No Irish pub would be complete without Guinness, either. This Irish dry stout was originally brewed in 1759, after Arthur Guinness signed a 9,000-year lease on a vacant brewery. St. James’s Gate Brewery in Dublin still exists and still brews Guinness, which has become the top-selling alcoholic drink in the country with more than $2 billion in annual sales.
Italy: Limoncello, Grappa
Call it lemon liquor or sunshine wine, limoncello is a booze-fueled Italian lemonade from the Amalfi Coast that dates back to around 1900. The liquor is created by steeping sugar and lemon rinds with grain alcohol for at least 30 days. It’s served in small ceramic glasses at restaurants as a pre-feast cleanser or post-feast digestive.
Grappa is another oh-so-Italian drink, this one made from distilled grape stems and other debris left over from making wine. Enjoy it at restaurants to help with digestion of a massive meal, or order it blended with espresso at an Italian café.
The word “vodka” stems from the Russian word “voda,” meaning water. Vodka flows freely throughout Russia as well as Poland, with the first vodka distillery either in Russia in the 9th century or Poland in the 8th, depending who you ask.
Either way, vodka standards enacted in the late 1800s have ensured the quality of the drink was up to par as it grew in popularity across the Western World. Made of fermented potatoes or grains, vodka can be enjoyed straight-up or mixed with all kinds of anything. You can also find it in Russia pretty much anywhere.
Scotland nearly tanked the entire Irish whiskey industry, and one component that contributed to the country’s strength was the barrel-aged whisky known as scotch. Originally evolving from a Scottish beverage known as uisge beatha, the Scots spent centuries perfecting the distillation process they began as far back as 1494.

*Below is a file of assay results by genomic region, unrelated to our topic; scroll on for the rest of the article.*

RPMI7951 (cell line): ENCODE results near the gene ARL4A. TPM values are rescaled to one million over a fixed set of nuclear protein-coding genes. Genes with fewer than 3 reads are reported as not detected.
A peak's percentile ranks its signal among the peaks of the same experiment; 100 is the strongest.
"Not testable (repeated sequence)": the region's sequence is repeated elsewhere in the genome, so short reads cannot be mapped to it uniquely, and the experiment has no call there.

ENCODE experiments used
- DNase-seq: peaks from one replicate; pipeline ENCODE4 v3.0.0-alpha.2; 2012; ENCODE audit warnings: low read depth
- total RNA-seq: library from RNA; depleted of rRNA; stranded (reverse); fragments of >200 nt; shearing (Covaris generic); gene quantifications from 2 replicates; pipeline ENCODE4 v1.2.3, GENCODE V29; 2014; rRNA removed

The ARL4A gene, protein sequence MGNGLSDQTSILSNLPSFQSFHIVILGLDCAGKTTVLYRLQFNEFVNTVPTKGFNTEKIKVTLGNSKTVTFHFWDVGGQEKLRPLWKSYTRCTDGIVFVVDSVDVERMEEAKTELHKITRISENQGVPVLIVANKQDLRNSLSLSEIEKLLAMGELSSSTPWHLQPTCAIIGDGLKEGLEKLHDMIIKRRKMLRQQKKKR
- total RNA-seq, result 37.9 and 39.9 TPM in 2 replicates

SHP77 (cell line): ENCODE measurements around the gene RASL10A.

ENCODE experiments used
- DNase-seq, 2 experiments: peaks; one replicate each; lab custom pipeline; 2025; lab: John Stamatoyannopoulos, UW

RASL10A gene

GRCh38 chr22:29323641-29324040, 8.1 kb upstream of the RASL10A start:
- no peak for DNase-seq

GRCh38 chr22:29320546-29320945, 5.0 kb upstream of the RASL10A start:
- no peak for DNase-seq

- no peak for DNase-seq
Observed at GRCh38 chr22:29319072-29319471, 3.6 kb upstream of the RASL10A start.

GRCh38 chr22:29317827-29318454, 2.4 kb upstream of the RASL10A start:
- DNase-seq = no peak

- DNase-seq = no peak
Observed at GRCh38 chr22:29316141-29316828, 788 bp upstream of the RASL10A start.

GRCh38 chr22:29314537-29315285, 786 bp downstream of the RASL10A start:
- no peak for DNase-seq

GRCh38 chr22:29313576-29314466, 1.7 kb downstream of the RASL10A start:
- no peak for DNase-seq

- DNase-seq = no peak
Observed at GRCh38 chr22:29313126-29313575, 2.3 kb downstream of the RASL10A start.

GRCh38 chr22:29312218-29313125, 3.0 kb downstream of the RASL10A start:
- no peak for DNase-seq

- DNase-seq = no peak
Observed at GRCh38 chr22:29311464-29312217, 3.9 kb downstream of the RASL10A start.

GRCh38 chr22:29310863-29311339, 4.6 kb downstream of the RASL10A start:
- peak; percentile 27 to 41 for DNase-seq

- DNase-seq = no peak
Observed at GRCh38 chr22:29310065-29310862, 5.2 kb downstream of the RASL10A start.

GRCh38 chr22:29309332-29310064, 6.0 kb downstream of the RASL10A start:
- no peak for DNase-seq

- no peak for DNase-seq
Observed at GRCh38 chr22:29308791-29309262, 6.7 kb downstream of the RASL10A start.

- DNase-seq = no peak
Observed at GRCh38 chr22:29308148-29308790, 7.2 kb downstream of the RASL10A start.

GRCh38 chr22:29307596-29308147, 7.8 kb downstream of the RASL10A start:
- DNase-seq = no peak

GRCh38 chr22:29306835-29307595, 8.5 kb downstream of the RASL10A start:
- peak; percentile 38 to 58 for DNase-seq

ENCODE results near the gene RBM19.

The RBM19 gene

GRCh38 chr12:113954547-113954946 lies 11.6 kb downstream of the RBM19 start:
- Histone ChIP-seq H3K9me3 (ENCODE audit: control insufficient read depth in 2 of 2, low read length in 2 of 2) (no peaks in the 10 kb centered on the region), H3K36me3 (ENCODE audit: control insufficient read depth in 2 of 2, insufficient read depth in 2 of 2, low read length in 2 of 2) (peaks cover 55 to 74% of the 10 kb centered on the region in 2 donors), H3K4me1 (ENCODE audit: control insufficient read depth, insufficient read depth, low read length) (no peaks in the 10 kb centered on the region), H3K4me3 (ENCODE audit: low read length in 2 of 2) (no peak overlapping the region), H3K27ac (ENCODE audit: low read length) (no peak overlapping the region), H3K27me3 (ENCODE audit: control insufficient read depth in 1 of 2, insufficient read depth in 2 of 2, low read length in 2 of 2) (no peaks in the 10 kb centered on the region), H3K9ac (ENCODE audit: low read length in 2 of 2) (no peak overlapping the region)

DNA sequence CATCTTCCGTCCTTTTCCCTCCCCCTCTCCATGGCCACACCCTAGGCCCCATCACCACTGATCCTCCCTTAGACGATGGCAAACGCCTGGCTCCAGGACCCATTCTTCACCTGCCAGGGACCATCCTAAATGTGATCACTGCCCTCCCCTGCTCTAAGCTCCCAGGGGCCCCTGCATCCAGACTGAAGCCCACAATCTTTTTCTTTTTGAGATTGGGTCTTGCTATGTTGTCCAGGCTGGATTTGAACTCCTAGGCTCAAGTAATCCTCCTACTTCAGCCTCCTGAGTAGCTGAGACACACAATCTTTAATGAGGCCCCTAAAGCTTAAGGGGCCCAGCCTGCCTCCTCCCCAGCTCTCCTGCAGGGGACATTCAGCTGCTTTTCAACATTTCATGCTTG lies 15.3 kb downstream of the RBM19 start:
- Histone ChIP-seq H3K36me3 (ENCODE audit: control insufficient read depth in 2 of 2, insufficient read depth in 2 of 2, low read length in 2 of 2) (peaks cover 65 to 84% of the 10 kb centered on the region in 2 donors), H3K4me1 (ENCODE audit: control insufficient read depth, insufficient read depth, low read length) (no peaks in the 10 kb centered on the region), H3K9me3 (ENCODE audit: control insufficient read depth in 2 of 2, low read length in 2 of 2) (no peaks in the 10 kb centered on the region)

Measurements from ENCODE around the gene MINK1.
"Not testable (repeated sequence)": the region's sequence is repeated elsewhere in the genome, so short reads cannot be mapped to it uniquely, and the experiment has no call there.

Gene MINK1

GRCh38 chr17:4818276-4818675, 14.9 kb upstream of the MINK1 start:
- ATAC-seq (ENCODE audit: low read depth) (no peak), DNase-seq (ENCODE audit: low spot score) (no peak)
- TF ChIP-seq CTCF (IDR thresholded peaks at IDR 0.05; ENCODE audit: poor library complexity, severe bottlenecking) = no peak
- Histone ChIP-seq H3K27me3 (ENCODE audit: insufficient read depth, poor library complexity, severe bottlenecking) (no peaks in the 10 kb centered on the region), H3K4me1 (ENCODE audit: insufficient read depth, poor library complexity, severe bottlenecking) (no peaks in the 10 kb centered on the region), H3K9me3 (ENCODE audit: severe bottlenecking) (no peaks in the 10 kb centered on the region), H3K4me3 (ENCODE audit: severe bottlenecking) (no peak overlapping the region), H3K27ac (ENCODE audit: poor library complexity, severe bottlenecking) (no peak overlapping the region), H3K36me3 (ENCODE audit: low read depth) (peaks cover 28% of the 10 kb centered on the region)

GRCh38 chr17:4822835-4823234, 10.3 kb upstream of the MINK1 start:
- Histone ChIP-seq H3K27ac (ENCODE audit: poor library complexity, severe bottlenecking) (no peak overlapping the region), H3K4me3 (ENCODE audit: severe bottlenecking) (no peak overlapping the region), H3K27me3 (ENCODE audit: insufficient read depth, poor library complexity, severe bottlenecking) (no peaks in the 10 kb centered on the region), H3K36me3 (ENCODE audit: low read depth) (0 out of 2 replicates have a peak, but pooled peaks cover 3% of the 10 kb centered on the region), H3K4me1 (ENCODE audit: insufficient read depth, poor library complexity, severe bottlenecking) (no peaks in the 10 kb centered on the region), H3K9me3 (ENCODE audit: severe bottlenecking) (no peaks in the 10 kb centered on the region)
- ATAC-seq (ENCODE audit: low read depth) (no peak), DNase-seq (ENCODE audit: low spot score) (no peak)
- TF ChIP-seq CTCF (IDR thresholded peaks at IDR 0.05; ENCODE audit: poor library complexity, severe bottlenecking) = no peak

Scotch may now be enjoyed in more than 200 countries worldwide, but the only place that makes it Scotland. To be in Scotland and not enjoy a hefty glass of scotch would be so utterly wrong.
The approximately 8-square-mile country is experiencing a beer renaissance, pushing aside the two major brands in favor of dozens of microbreweries – and things like a $390,000 drinkable beer fountain.
While you’re waiting for the beer fountain to be built in Zalec, you can always imbibe in beer handcrafted by HumanFish Brewery, the country’s premier craft brewery that combines Slovenian hops with malts from England, Belgium, and Germany. You’ll find HumanFish beer on tap throughout the country or directly from the brewery in the town of Vrhnika.
The history of wine in Spain can be traced back millions of years, with evidence vines had been planted long before the Romans get credit for bringing them over in 200 B.C. Wine straight-up may be fine, but Spaniards also like to play around with it, creating drinks like the notorious sangria.
Named for its blood red color, sangria is a mix of red wine, chopped fruit, sugar, and a dash of brandy. Hugely popular with tourists, sangria is widely served at bars and restaurants around the country.
Whether you go for jenever in Belgium or pastis on the banks of the Seine, your drinking trek throughout Europe is sure to leave a lively taste in your mouth for years to come. Want additional tips or answers to travel-related questions? Contact Swift; we’re always happy to help!